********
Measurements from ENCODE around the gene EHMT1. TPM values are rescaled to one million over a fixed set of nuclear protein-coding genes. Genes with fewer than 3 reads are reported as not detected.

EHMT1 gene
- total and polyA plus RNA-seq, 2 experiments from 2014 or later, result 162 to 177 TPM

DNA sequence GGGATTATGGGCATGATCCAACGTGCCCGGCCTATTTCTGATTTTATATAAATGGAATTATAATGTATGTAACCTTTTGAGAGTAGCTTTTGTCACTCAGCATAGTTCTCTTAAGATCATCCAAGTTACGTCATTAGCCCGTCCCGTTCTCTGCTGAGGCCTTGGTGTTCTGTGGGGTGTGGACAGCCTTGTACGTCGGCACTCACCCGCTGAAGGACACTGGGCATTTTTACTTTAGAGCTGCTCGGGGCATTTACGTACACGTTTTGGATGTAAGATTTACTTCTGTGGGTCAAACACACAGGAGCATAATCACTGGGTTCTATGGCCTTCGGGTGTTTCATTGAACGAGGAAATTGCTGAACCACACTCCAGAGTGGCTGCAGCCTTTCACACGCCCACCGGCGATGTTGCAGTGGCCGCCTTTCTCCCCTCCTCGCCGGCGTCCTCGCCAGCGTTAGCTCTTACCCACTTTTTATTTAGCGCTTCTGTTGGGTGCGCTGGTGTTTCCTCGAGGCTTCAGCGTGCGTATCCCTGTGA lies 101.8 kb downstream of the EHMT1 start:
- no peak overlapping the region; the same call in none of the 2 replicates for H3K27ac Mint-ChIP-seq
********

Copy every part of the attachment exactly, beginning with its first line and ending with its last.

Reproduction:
Measurements from ENCODE around the gene EHMT1. TPM values are rescaled to one million over a fixed set of nuclear protein-coding genes. Genes with fewer than 3 reads are reported as not detected.

EHMT1 gene
- total and polyA plus RNA-seq, 2 experiments from 2014 or later, result 162 to 177 TPM

DNA sequence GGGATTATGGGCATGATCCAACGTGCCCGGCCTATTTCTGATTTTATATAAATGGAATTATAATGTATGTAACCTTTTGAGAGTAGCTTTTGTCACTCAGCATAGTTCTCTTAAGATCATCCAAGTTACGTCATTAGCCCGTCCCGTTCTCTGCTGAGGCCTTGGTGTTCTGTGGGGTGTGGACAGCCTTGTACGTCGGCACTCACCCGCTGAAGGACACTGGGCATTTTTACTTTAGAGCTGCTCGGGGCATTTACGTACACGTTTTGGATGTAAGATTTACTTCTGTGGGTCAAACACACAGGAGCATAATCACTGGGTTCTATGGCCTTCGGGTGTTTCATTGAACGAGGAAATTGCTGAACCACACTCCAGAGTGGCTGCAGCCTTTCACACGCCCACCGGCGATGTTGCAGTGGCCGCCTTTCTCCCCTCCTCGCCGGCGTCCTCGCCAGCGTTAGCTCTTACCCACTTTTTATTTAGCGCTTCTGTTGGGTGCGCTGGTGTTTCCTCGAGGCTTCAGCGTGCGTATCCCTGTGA lies 101.8 kb downstream of the EHMT1 start:
- no peak overlapping the region; the same call in none of the 2 replicates for H3K27ac Mint-ChIP-seq